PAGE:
Friday, October 14, 2011

Downs Syndrome Awareness Month

By Diane Forrest, RN

A while back I saw a movie called The Ringer.  It was a story about a guy who had a large debt to pay, and decided to enter a contest for the prize money.  The contest was the Special Olympics, so he had to pretend to be mentally challenged. Many of the stars in this comedy had a condition called Down's syndrome.

Down's syndrome is a genetic condition where a person is born with 47 chromosomes instead of the usually 46.  Down syndrome is the most common single cause of human birth defects.  Down syndrome is the most common single cause of human birth defects.  There has been a spotlight placed on Down Syndrome recently with the campaign of Sarah Palin.  Her young son, Trig, has this disease.  Since this is National Down Syndrome Awareness Month, I would like to share some facts with you.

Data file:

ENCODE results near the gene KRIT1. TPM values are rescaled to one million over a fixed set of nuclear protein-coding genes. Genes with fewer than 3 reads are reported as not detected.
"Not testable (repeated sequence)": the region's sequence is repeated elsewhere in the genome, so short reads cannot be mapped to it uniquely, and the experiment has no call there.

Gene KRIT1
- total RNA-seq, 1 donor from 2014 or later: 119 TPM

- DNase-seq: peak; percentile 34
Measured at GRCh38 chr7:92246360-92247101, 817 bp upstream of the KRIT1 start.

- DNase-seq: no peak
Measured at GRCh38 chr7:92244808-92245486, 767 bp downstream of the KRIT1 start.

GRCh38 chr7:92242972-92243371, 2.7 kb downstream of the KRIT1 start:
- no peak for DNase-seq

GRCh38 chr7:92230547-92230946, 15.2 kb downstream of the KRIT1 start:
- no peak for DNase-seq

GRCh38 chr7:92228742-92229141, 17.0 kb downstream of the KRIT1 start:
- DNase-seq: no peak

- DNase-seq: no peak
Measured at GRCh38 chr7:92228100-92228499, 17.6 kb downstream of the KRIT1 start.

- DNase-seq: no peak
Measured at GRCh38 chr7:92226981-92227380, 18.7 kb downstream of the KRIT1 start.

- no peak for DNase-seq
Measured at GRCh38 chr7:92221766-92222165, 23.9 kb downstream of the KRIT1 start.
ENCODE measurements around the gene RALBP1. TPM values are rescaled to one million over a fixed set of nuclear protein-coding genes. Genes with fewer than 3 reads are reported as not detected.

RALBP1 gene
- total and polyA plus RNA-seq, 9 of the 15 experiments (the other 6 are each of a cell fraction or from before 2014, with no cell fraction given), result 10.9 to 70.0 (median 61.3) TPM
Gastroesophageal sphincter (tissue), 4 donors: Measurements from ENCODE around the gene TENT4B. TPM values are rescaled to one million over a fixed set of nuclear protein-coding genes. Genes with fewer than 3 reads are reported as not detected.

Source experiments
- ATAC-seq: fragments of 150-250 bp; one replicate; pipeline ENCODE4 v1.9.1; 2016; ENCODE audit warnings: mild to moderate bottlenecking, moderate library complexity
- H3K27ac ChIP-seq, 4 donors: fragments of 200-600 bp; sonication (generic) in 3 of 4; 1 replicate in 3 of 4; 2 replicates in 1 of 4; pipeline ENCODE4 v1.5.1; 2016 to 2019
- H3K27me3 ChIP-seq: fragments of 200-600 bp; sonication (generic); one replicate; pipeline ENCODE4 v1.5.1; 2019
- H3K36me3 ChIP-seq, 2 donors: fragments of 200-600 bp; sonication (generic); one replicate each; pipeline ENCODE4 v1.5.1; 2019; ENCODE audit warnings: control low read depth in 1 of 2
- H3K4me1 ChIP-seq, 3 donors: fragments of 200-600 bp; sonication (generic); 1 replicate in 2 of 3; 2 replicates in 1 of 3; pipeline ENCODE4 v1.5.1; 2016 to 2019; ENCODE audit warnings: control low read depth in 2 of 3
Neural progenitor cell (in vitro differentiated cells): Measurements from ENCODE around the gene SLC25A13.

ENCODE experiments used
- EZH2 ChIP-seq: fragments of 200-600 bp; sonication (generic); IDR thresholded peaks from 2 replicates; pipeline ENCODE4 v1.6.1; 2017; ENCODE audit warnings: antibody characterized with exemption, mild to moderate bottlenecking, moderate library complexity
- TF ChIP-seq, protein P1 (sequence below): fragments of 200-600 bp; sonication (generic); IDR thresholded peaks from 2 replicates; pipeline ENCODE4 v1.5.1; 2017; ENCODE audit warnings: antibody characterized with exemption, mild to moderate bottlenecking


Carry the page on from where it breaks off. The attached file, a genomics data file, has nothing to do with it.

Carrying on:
• Excess skin at the nape of the neck;
  • Flattened nose;
  • Separated joints between the bones of the skull (sutures);
  • Single crease in the palm of the hand;
  • Small ears;
  • Small mouth;
  • Upward slanting eyes; and or
  • Wide, short hands with short fingers.

Children may also have delayed mental and social development.  As children with Down syndrome grow and become aware of their limitations, they may also feel frustration and anger
Children born with Down's syndrome can be diagnosed immediately upon appearance; however blood tests can be done to verify the number of chromosomes.  There is no treatment, however family support and education is extremely important.  

  • Airway blockage during sleep;
  • Compression injury of the spinal cord;
  • Endocarditis;
  • Eye problems;
  • Frequent ear infections and increased risk of other infections;
  • Hearing loss;
  • Heart problems;
  • Gastrointestinal blockage; and or
  • Weakness of the back bones at the top of the neck.

For ways you can help click on this site:

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